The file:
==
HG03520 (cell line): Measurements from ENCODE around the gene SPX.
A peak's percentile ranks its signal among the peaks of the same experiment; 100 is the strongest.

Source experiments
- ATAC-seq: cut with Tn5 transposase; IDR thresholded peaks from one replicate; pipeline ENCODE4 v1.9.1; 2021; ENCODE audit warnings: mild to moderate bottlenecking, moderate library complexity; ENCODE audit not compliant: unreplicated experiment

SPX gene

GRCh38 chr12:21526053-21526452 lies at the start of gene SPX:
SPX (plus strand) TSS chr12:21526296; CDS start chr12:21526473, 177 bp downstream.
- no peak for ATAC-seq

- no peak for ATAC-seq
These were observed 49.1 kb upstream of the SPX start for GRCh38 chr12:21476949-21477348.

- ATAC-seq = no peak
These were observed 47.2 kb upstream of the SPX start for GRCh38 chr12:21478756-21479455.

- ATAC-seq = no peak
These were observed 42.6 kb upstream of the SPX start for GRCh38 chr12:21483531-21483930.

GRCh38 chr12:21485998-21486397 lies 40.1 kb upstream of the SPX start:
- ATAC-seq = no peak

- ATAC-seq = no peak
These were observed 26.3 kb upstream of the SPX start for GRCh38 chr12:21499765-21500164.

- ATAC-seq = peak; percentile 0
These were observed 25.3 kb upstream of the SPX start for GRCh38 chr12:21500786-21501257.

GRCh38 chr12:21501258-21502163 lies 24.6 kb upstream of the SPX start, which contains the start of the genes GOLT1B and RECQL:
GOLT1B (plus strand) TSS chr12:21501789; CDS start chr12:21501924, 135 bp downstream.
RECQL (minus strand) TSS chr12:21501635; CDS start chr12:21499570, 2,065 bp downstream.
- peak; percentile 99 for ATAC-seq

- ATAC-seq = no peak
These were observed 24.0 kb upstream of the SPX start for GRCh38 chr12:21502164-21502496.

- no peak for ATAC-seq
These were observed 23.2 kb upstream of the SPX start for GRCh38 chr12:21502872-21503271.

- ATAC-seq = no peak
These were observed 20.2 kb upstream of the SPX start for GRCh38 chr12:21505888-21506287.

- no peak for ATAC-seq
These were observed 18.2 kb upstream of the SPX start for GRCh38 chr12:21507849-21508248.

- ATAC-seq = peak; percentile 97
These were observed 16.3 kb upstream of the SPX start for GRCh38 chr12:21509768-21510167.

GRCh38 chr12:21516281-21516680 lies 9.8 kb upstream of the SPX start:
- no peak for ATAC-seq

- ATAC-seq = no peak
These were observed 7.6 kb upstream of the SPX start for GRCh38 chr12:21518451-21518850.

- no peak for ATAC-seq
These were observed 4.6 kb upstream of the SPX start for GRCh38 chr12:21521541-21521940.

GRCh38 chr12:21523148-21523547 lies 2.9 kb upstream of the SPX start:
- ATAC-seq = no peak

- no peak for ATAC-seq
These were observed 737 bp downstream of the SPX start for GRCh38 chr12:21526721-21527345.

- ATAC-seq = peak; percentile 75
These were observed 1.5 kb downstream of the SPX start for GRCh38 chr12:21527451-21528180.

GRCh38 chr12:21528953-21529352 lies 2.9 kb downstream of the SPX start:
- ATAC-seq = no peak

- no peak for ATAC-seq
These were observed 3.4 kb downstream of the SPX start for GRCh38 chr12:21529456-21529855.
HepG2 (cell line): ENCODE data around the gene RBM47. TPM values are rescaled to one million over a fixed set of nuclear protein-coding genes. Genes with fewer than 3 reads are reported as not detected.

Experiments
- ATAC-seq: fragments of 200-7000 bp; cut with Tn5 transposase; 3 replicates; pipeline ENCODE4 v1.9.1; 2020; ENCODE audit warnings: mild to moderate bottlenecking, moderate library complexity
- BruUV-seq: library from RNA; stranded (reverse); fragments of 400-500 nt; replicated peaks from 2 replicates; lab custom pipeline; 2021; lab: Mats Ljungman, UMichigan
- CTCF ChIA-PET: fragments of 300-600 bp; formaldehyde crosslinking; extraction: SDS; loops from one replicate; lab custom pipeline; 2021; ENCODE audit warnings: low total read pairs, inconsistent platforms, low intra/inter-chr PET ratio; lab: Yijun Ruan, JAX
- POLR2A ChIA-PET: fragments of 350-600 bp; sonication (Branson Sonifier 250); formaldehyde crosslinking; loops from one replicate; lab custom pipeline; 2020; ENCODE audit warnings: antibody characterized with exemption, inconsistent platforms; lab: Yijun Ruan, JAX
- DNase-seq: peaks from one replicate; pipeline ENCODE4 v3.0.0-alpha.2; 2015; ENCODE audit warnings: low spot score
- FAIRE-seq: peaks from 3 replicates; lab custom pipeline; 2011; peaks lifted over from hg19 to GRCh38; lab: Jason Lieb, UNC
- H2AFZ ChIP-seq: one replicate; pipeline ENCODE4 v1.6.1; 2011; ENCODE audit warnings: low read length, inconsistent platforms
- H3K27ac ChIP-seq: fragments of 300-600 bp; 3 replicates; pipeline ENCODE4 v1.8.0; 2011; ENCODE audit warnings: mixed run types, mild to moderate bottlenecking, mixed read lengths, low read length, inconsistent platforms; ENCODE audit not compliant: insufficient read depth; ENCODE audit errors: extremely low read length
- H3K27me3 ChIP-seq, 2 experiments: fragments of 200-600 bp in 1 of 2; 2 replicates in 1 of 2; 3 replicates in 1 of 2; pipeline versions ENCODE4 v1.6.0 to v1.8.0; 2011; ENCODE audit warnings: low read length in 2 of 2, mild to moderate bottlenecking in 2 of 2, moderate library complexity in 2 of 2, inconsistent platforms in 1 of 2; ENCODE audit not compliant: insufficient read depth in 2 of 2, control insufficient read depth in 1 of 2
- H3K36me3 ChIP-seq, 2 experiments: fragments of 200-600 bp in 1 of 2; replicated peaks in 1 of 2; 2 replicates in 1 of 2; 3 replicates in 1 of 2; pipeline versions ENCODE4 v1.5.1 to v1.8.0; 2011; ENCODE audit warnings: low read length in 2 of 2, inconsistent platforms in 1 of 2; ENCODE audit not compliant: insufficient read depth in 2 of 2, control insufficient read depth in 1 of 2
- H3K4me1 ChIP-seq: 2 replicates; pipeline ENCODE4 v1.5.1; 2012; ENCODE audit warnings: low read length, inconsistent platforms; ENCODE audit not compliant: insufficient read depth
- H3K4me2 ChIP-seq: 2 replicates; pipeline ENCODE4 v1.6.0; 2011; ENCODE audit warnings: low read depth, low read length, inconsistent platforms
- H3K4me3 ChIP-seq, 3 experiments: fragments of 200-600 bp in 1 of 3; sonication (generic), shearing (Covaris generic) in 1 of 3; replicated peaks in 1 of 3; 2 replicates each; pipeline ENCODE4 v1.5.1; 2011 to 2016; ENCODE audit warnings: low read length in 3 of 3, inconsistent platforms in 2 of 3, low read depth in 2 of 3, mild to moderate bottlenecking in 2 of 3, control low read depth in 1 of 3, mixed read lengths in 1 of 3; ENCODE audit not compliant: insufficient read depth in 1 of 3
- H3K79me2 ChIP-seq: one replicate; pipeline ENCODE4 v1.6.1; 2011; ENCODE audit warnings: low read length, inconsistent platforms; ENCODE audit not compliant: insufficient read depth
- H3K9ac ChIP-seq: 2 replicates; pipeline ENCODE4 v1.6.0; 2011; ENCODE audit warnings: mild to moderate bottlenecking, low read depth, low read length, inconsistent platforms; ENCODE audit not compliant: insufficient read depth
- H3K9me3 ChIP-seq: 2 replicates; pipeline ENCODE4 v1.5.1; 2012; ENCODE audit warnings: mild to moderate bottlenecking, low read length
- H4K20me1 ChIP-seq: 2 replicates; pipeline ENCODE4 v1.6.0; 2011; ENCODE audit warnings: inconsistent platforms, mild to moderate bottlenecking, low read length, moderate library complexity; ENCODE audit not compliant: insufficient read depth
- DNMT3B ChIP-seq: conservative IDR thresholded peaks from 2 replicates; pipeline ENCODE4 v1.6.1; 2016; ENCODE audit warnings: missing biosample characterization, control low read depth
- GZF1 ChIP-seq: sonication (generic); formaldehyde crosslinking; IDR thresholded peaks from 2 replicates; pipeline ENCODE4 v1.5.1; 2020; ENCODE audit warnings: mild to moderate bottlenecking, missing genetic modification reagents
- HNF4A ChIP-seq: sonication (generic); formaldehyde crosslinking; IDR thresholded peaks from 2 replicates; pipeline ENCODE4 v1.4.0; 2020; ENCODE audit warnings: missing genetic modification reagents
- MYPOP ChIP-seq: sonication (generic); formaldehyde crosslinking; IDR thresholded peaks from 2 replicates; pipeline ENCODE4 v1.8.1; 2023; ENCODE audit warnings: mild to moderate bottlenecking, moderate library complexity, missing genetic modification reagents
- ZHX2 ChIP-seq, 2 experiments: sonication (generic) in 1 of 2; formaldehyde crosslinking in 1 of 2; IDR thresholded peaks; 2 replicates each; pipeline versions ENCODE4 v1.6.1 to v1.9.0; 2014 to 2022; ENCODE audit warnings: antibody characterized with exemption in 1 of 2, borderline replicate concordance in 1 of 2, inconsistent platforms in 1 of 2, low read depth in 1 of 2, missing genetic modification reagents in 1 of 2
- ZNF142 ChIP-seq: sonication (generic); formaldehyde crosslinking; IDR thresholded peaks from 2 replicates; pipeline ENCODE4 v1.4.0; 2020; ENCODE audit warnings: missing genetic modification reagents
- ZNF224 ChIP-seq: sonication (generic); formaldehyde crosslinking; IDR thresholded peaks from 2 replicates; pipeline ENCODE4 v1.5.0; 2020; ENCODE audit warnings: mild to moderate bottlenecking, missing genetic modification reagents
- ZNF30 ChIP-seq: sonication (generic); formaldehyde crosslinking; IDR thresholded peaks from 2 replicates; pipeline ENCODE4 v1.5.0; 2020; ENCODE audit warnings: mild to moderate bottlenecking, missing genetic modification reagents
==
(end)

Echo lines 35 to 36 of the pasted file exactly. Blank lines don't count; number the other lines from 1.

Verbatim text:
GRCh38 chr12:21516281-21516680 lies 9.8 kb upstream of the SPX start:
- no peak for ATAC-seq